Protease degradable tethers for controlled and cell-mediated release of nanoparticles in 2- and 3-dimensions.
Strategies to control the release rate of bioactive signals from tissue engineering scaffolds are essential for tissue regeneration and tissue engineering applications. Here we report on a strategy to achieve temporal control over nanoparticle release from biomaterials using cell-secreted proteases. This cell-triggered release approach utilizes peptides that are degraded by matrix metalloproteinases (MMPs) at different rates to immobilize nanoparticles directly to the biomaterial surface. Thus, the peptide-immobilized nanoparticles are released with temporal control through the action of cell-released MMPs. We found that release rates of peptide-immobilized nanoparticles were a function of peptide sensitivity to proteases, the number of tethers between the nanoparticle and the surface and the concentration of proteases used to induce release. Cellular internalization of the peptide-immobilized nanoparticles was also a function of the peptide sensitivity to proteases, the number of tethers between the nanoparticle and the surface and MMP expression profile of the cells. Similar trends were observed for peptide-immobilized nanoparticles inside micro-porous hydrogels, indicating protease sensitive tethers are effective in controlling release rate and internalization of nanoparticles. Such a temporal delivery strategy of nanoparticles loaded with therapeutic payloads (e.g. protein, DNA, siRNA) can be an ideal means to guide tissue formation.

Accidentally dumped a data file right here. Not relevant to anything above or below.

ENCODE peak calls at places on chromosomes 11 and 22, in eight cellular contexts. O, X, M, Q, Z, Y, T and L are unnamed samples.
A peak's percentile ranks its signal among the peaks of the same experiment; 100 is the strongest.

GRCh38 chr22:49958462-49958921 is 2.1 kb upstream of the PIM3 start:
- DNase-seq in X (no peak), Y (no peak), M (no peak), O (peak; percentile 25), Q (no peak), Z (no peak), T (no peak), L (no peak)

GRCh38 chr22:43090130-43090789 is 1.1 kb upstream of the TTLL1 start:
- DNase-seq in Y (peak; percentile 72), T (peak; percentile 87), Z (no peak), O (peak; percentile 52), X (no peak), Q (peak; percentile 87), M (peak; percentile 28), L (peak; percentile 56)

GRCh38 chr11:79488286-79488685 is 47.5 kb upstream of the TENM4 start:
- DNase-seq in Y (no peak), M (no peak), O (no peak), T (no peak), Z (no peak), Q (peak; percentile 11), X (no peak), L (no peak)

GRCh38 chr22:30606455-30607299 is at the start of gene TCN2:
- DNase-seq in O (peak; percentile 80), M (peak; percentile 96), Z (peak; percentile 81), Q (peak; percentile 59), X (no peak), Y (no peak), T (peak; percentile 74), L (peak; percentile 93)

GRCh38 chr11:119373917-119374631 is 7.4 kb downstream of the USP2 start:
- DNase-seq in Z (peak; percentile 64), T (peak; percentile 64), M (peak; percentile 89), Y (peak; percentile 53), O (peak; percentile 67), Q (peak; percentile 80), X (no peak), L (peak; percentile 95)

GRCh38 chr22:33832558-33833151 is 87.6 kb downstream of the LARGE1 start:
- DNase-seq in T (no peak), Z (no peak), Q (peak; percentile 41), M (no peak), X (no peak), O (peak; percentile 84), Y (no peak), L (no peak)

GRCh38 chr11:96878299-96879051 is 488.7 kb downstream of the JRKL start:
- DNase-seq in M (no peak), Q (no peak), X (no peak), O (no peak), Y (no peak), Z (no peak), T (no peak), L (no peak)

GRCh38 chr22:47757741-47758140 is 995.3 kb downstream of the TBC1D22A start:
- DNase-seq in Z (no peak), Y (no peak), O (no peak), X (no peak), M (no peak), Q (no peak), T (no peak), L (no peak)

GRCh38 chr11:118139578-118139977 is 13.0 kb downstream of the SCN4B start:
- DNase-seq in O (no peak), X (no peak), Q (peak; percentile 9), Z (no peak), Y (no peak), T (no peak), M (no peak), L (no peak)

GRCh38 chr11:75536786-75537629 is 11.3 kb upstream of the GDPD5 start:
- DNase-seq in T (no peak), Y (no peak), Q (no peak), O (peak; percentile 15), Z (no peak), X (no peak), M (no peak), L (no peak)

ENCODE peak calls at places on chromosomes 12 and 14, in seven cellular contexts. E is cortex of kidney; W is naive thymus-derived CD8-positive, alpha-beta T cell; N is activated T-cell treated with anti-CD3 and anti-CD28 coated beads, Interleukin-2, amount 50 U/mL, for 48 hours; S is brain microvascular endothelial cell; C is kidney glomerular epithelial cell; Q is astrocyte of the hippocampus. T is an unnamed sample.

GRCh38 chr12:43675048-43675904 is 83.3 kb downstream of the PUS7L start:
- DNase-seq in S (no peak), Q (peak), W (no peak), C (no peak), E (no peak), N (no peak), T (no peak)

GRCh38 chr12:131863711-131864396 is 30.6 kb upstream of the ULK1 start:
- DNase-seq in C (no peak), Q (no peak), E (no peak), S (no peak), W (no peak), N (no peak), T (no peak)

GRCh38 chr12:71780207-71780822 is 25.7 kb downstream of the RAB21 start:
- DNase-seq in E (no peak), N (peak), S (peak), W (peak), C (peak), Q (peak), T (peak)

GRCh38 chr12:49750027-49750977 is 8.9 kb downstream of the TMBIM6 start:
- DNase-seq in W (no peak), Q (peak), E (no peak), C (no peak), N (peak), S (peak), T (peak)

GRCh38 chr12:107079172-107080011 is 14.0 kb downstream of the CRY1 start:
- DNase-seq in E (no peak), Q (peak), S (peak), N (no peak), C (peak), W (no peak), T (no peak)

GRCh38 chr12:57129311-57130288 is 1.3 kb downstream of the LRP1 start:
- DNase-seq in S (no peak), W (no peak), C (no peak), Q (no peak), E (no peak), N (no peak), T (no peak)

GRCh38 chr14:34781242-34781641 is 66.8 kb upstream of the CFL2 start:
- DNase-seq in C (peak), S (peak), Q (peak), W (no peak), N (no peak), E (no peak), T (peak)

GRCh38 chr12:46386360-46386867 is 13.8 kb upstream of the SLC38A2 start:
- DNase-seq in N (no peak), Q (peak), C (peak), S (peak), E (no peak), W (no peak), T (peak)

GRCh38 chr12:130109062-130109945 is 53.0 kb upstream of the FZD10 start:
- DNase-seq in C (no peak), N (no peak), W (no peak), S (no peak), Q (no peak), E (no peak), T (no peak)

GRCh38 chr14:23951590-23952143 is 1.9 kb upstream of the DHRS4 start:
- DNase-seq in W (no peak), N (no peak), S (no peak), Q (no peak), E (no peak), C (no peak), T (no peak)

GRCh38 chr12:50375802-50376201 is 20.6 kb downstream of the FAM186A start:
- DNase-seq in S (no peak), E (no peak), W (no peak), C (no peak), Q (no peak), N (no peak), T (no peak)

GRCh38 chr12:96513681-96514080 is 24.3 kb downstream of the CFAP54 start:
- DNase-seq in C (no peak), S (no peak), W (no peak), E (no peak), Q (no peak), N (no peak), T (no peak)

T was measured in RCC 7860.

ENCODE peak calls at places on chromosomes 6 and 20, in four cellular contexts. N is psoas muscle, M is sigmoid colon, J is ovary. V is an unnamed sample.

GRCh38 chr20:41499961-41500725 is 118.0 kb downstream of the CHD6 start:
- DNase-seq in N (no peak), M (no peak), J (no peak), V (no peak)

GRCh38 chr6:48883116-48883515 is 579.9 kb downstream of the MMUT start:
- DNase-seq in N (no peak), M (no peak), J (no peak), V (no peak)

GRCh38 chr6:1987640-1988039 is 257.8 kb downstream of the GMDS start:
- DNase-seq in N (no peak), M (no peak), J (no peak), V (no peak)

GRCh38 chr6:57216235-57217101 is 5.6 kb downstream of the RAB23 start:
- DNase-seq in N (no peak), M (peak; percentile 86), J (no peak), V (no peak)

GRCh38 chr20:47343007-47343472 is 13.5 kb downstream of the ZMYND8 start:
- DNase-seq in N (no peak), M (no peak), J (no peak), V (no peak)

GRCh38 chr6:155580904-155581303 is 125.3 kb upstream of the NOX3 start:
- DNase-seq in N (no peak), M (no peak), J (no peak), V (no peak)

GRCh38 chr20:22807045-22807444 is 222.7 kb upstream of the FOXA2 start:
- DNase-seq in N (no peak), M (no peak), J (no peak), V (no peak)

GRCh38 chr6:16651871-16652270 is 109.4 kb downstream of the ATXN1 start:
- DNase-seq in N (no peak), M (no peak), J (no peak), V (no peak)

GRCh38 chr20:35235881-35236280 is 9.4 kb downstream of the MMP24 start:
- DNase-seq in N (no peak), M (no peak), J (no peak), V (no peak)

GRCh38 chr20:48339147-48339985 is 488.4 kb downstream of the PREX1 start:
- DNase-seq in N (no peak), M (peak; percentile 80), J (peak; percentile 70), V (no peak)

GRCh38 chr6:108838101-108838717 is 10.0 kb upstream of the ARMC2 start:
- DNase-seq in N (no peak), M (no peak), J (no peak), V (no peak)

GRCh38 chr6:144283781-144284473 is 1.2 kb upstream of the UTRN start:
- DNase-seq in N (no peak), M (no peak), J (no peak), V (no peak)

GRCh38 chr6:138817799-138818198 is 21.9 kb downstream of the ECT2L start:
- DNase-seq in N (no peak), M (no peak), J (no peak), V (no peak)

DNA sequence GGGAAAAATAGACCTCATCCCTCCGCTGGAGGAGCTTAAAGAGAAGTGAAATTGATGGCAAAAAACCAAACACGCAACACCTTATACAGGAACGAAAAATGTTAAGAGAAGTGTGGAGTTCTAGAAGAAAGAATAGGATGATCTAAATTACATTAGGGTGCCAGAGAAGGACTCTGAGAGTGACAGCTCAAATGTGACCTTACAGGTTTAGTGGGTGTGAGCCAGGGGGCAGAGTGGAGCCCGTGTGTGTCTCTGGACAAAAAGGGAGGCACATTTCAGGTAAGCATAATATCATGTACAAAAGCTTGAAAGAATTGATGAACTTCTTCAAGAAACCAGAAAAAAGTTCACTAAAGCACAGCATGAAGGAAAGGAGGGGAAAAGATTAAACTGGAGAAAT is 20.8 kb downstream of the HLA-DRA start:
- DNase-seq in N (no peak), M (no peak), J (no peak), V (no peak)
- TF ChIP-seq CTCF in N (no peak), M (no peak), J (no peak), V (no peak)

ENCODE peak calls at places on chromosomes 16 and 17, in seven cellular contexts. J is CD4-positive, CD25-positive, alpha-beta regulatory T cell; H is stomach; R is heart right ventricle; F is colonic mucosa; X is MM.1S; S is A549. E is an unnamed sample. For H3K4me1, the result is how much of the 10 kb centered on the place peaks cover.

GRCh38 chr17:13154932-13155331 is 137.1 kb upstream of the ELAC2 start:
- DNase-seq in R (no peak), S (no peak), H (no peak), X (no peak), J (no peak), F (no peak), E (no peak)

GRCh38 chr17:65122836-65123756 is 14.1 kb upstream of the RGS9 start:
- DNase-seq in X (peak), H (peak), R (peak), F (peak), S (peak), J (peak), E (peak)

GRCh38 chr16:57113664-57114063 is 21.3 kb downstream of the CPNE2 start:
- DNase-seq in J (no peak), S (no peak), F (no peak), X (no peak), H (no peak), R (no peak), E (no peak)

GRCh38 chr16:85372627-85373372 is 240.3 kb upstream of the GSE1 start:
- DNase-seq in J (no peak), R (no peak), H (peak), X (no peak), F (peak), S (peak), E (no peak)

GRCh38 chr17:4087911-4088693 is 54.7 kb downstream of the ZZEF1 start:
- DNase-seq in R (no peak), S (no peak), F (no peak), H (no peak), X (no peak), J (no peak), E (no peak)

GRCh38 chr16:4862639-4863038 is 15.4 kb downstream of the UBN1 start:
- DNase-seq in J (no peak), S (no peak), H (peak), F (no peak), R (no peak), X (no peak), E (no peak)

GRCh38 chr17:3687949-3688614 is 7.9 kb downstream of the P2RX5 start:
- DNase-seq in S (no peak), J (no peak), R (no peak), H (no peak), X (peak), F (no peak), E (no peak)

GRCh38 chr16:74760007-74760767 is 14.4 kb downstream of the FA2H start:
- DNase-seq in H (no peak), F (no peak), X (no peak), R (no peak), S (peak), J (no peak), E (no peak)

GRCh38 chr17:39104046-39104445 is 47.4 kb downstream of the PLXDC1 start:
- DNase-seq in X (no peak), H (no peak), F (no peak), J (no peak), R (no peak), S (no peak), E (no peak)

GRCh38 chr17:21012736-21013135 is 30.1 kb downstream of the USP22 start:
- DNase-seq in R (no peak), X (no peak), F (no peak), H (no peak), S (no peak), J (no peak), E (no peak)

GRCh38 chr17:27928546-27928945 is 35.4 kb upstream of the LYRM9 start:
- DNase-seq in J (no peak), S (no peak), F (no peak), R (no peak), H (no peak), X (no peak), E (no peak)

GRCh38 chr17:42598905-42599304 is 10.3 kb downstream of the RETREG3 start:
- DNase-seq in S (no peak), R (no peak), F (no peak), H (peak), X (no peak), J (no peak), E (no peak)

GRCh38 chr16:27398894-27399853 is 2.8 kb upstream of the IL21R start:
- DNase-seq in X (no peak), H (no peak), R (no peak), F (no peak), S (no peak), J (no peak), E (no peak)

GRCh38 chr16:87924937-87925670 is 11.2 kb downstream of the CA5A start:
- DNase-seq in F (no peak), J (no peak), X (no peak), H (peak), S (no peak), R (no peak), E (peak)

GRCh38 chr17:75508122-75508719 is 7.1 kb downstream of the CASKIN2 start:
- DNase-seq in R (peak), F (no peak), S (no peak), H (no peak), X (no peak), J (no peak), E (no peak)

Tokatlian, T; Shrum, CT; Kadoya, WM; Segura, T
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